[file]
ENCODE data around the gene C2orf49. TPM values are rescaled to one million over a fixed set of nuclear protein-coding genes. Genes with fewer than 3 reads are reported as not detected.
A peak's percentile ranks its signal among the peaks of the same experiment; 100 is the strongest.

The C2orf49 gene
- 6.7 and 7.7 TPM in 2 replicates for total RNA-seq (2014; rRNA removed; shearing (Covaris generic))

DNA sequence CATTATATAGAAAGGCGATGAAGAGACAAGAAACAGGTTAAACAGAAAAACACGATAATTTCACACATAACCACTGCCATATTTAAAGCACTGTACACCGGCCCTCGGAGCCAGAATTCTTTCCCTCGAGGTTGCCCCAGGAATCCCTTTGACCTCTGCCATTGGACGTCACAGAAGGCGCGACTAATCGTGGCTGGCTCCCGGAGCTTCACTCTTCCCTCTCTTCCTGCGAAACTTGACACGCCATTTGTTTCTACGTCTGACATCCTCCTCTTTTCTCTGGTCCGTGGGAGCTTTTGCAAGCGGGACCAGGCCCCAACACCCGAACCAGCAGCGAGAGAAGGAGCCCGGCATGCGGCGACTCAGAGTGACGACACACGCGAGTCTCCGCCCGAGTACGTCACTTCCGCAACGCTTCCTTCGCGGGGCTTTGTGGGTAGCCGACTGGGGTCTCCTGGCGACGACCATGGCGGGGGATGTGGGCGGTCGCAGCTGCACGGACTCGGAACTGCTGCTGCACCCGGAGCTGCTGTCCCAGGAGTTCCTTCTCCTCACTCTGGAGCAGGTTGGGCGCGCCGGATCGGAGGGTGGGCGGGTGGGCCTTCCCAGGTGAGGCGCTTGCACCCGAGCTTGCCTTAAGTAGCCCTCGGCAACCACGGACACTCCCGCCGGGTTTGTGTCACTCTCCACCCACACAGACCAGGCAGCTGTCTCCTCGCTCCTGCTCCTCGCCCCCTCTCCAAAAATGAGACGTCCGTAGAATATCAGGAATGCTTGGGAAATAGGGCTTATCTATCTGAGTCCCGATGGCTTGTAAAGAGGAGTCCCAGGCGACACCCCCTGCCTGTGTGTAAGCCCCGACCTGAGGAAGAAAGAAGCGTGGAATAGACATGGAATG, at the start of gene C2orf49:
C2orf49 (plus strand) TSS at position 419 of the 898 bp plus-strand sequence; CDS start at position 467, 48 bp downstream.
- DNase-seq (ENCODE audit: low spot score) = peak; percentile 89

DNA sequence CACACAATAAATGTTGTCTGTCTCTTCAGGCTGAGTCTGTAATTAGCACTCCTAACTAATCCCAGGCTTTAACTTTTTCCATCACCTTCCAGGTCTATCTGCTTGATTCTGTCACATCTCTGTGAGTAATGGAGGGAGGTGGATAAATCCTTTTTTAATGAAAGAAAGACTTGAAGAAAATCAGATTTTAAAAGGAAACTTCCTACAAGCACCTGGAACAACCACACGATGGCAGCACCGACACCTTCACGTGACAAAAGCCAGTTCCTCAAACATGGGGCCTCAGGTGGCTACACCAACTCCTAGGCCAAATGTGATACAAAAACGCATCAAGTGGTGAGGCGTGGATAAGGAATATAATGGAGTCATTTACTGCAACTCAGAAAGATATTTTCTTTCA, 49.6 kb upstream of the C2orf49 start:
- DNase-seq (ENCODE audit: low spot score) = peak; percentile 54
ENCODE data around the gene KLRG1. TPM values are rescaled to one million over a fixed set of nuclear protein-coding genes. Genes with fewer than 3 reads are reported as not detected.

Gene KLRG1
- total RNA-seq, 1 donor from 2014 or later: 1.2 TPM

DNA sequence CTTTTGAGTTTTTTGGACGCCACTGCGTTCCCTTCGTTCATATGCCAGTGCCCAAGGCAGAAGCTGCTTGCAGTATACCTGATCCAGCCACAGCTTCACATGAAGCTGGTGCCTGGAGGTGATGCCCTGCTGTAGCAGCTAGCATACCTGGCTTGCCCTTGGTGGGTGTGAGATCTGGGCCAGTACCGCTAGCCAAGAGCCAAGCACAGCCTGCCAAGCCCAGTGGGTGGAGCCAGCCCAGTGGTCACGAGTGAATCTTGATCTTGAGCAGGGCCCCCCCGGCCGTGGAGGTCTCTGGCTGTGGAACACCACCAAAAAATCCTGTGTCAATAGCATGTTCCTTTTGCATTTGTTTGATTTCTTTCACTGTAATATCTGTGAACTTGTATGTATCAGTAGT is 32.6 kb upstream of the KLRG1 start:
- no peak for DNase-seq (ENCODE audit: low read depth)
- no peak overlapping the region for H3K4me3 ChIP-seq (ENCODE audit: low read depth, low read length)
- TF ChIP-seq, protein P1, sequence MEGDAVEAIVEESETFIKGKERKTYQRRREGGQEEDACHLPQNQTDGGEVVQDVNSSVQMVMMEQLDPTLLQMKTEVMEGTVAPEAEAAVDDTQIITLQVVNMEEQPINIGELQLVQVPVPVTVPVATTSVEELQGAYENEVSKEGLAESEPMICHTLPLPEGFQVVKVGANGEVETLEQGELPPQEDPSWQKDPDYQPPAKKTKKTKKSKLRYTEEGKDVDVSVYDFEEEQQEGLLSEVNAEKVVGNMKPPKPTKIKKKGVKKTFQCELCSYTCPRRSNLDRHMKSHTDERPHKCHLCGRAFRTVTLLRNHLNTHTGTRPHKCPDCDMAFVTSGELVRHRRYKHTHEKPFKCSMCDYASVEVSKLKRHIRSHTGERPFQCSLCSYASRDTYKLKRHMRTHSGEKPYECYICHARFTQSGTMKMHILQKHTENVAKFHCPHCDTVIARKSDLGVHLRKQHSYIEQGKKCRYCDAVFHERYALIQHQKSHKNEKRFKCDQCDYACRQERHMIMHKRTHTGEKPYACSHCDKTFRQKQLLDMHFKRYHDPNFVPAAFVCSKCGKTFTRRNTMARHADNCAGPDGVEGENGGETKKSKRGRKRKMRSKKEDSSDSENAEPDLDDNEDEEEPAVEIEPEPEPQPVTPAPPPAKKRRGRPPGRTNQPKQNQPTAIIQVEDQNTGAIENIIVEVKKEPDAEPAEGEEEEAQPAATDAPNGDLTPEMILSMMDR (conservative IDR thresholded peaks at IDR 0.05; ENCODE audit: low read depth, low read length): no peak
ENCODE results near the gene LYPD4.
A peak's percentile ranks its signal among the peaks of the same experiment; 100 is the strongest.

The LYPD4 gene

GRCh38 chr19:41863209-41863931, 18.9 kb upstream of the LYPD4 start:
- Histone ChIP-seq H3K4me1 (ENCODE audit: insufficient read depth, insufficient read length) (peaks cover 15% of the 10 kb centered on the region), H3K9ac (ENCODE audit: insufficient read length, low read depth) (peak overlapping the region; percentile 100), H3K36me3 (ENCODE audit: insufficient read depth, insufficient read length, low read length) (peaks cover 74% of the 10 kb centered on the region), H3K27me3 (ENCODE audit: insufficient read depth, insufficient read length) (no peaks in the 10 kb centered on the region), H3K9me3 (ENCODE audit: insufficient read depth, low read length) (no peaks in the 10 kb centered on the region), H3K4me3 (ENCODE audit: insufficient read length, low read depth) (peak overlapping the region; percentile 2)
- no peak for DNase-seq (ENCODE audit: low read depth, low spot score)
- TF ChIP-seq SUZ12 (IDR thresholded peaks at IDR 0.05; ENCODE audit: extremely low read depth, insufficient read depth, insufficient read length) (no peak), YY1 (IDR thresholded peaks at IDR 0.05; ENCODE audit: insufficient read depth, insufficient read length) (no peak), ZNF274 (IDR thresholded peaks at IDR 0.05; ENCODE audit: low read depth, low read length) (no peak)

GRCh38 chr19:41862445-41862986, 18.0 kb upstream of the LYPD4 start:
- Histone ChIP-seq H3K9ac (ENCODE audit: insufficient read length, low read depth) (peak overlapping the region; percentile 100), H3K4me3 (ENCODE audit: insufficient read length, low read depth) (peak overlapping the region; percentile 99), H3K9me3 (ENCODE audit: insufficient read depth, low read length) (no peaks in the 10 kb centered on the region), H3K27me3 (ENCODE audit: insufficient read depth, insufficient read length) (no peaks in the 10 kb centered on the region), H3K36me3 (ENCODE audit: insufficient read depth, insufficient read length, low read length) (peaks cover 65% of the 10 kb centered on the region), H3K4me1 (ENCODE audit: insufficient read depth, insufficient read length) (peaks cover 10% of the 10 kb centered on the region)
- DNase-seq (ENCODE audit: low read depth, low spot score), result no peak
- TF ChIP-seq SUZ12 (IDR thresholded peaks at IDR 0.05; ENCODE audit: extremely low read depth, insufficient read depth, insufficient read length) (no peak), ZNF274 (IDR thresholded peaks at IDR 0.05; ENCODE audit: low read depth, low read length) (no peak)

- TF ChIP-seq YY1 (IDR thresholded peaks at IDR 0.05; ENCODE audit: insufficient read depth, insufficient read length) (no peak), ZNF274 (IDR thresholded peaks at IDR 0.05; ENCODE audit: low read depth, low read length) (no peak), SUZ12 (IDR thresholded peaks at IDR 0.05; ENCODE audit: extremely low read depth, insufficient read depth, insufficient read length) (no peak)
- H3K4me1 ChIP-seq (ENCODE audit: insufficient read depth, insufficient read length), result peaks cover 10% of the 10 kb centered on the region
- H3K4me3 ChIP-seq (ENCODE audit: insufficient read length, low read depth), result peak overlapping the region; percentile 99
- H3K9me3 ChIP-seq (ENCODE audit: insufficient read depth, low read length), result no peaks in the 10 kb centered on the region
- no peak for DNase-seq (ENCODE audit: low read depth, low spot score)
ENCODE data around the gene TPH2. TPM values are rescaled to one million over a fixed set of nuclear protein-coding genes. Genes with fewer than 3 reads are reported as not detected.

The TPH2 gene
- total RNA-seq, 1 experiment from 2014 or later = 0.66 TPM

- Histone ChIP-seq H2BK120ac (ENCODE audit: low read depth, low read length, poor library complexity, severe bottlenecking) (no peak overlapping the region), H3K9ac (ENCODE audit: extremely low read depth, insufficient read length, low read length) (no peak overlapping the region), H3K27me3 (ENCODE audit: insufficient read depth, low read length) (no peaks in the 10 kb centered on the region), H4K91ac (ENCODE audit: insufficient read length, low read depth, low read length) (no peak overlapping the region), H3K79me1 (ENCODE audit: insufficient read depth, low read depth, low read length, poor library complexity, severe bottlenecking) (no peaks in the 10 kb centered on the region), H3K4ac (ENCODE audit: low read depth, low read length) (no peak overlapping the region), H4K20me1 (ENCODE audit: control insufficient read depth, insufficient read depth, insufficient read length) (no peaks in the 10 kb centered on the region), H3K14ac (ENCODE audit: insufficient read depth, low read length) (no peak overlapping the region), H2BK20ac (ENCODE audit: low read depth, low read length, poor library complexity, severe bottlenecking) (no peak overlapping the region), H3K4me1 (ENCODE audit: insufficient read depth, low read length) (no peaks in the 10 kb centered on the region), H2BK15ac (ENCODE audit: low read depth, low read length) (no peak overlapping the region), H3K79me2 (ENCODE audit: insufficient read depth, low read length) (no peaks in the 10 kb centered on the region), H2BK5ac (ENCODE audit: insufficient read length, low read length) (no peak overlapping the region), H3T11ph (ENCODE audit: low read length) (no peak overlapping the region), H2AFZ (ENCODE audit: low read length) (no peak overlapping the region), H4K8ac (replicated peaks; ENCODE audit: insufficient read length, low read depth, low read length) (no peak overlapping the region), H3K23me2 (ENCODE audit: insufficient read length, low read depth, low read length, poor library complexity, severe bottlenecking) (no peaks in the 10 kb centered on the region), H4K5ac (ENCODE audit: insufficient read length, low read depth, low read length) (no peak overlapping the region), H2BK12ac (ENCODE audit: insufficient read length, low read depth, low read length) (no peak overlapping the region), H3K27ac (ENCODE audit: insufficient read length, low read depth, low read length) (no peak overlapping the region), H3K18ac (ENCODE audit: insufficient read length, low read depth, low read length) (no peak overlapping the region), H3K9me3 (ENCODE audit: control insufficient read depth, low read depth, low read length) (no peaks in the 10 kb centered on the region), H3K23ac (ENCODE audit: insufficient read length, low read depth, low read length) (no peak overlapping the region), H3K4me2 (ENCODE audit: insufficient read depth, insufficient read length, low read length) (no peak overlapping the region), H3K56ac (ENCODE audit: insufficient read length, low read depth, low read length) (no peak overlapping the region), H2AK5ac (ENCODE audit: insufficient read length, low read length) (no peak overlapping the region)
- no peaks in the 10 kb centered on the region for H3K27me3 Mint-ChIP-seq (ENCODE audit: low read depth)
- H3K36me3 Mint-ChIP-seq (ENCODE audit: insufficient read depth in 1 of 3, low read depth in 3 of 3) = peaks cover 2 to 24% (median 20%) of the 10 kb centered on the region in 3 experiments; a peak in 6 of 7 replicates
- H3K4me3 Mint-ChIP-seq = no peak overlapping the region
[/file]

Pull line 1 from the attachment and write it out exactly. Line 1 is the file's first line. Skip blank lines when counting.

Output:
ENCODE data around the gene C2orf49. TPM values are rescaled to one million over a fixed set of nuclear protein-coding genes. Genes with fewer than 3 reads are reported as not detected.